Orphan fields are either upconverted to increase the temporal length of the new sequence so that the temporal length is identical to the edited video field sequence or the orphan fields are dropped to decrease the overall temporal length of the new film format video sequence. A further step may include performing a 3:2 pulldown on the new film format video sequence.

BRIEF DESCRIPTION OF THE DRAWINGS

The invention will be more readily understood by reference to the following detailed description of specific embodiments taken with reference to the accompanying drawings in which:

FIG. 1A shows film composed of multiple frames;

FIG. 1B shows video composed of multiple fields;

FIG. 2A shows film which is digitized and composed of fields;

FIG. 2B shows film in the form of FIG. 2A which has undergone 3:2 pulldown;

FIG. 3 shows the modules which are used in conjunction with cadence editing;

FIG. 4. shows the steps used in the method of cadence editing;

FIGS. 5-11 explain the process for finding video field labels for the edited video field sequence;

FIG. 5 shows a table of the possible states for a video originating field;

FIG. 6 shows a table of the possible states for a film originating field;

FIG. 7 shows the steps needed to determine the set of labels for a video sequence;

FIG. 8 shows the steps taken in creating the structure model;

FIG. 9 shows the steps taken in constructing the data model;

FIG. 10 shows the steps for determining the labels from the posterior distribution;

FIG. 11 shows an exemplary method for determining labels for video fields in a video sequence;

FIG. 12 shows the steps executed in the cadence module of FIG. 3;

FIG. 13 shows the steps executed in the reformation module of FIG. 3; and

FIG. 14 shows an alternative method for performing cadence editing.

DETAILED DESCRIPTION OF SPECIFIC EMBODIMENTS

In the detailed description and the appended claims let F denote a sequence of video fields and let X=(x1, x2, . . . ) xN) denote a desired sequence of labels. Each video field Fn is assumed to have three intensity arrays (Fn (1), Fn (2), Fn (3)). The physical interpretation of the intensity value Fn (I) for I=1, 2, 3 is determined based on the color coordinate system. Common examples are red, green and blue, or one luminance and two chrominance values. Although the disclosure uses three intensity arrays to represent a video field it should be understood by one of ordinary skill in the art that there are other representations of a vdeo field that may also be used.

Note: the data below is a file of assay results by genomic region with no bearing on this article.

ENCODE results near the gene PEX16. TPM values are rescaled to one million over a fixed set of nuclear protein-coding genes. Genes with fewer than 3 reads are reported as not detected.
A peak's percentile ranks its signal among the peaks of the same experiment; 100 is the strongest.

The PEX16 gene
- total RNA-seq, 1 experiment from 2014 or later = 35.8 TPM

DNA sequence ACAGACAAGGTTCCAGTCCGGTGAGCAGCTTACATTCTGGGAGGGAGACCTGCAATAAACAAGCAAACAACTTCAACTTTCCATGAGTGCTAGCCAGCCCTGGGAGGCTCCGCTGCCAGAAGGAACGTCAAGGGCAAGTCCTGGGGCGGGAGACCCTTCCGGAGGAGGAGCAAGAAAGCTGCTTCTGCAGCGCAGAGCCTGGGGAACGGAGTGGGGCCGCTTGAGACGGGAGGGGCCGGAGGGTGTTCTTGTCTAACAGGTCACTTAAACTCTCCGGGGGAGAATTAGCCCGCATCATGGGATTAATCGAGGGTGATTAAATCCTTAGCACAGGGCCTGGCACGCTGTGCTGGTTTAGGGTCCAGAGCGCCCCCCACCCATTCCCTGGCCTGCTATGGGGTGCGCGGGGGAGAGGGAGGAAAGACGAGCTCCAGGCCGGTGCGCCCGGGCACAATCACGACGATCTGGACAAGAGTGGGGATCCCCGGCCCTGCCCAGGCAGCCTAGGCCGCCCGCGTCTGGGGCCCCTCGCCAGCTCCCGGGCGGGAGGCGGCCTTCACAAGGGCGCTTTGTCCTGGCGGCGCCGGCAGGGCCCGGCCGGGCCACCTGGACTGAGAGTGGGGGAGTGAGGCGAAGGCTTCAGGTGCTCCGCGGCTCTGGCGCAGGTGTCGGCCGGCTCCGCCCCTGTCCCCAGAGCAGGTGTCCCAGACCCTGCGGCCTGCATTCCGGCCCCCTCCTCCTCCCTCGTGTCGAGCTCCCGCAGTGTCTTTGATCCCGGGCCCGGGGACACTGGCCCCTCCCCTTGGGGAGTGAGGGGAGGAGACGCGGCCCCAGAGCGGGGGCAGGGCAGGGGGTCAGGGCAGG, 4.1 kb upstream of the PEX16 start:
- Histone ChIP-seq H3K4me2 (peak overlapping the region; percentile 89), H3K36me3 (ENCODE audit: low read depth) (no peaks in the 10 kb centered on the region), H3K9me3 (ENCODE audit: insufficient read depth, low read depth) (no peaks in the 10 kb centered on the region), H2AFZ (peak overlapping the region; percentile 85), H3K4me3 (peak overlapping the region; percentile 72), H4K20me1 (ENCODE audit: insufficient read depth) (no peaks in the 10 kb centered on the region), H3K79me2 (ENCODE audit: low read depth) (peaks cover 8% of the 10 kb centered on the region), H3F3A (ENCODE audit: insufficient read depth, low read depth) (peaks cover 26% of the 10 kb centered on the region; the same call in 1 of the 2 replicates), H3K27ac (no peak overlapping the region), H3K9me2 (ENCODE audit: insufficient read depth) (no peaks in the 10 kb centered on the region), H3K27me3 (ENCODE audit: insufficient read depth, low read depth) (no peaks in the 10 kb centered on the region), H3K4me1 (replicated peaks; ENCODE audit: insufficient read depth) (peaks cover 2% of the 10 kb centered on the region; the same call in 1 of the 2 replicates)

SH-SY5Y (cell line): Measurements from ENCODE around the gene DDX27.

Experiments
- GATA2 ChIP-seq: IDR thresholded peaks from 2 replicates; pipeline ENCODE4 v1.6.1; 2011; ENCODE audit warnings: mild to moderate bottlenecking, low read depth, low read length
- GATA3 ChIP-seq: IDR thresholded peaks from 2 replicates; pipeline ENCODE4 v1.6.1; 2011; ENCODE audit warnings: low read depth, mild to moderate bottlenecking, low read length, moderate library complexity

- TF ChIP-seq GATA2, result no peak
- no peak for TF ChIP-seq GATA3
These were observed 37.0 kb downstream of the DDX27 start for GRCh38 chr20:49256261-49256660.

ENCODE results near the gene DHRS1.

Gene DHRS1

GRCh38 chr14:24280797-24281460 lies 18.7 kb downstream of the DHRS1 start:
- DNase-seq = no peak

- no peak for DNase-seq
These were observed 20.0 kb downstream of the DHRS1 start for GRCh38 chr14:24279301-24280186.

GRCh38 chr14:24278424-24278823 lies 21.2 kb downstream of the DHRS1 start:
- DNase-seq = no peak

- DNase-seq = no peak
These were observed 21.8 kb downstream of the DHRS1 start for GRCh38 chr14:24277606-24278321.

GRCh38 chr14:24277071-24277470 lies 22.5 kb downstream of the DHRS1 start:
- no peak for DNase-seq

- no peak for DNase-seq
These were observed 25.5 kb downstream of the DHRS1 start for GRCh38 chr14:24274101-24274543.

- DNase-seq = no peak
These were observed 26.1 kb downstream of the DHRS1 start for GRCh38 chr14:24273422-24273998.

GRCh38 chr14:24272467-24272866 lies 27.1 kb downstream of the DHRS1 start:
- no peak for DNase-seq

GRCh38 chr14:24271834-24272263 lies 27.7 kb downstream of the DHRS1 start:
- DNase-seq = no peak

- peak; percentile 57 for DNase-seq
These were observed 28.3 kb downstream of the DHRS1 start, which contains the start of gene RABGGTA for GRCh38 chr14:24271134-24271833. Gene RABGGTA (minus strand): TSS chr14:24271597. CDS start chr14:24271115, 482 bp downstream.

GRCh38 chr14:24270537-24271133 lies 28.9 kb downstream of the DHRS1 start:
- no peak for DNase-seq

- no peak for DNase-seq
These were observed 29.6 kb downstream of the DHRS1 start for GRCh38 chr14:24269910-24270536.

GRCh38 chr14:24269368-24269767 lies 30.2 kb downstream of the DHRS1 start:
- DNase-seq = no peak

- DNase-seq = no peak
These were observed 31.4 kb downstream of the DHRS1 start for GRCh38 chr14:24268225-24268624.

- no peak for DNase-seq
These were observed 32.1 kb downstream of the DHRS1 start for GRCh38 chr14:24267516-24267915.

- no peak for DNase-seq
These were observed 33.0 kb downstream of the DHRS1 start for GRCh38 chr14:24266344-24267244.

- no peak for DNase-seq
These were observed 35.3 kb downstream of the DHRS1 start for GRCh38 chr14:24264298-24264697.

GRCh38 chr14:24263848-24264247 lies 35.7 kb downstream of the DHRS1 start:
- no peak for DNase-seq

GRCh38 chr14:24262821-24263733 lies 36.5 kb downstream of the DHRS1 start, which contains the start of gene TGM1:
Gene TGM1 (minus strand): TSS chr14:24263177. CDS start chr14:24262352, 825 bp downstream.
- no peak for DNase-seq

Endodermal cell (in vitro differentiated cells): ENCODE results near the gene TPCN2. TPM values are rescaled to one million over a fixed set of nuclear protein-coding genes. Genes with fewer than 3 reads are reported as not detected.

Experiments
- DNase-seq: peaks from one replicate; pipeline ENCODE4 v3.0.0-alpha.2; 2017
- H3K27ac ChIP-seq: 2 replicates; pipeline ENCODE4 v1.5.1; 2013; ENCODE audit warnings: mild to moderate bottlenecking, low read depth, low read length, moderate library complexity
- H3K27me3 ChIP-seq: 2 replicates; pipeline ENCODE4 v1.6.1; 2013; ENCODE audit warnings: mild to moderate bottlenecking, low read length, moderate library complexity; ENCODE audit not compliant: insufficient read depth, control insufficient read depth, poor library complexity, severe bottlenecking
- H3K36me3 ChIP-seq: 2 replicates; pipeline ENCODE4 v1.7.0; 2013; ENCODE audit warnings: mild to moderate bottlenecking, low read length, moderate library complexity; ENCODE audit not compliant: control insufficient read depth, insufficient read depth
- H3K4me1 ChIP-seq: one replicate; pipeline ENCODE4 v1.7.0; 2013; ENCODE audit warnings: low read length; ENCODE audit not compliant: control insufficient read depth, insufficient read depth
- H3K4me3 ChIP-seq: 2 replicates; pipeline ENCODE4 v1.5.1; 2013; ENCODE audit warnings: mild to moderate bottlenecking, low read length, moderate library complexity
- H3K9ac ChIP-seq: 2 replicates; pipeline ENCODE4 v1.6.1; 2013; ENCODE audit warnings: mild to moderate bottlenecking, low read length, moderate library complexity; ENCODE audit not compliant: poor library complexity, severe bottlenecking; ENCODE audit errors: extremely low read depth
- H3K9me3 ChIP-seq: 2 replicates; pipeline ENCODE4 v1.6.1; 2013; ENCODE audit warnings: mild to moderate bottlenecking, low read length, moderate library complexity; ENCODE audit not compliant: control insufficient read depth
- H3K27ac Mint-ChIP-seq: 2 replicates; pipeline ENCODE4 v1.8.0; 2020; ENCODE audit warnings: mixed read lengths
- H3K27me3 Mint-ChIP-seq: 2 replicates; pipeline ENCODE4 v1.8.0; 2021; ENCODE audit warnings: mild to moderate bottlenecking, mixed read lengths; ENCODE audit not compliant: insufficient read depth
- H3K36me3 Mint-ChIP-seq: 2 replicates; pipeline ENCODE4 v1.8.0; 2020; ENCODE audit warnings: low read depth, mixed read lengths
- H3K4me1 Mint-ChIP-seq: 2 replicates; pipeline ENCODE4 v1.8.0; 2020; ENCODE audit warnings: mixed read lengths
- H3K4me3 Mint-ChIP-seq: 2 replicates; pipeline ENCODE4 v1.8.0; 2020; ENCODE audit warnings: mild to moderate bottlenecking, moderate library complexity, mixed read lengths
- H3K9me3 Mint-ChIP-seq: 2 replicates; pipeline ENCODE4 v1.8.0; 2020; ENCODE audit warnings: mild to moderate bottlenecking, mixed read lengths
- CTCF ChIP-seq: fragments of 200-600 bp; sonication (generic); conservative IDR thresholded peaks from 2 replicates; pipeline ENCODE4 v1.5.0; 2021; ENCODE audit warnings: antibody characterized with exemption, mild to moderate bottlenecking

FIG. 3 shows a digital film sequence 110 and a digital video sequence 120 being input into an editor 140 which results in an edited digital video field sequence 145 which contains a mixture of the two sources. Prior to editing, a film originating sequence is converted to a digital film sequence through the use of an analog to digital converter. The film source is then transformed so that it may be displayed at the rate of 30 frames per second which is equivalent to 60 fields per second. This transformation is known as “3:2 pulldown” and establishes a correspondence between each consecutive set of four film frames and ten video fields. The video sequence takes the form of AaB1bB2cCd1Dd2 (The fields marked with subscripts indicate that the field is a repeated field for example B1 and B2 are identical fields). This correspondence is necessary for efficient MPEG compression, conversion from video to film format (e..g, to show a TV commercial in a movie theater), and other numerical procedures, many of which are driven by recent developments in high definition broadcasting and the expanded role of digital video disks (DVD). After 3:2 pulldown the digital film sequence is placed into the video editor 140. Prior to entering the editor, the video originating sequence is either originally in analog or digital form. If it is in digital form, it is passed directly to the editor as a digital video sequence; if it is in analog form it undergoes a conversion to digital in an analog to digital converter so that the video sequence is interlaced and takes the form of V1v1V2v2 . . . Vnvn.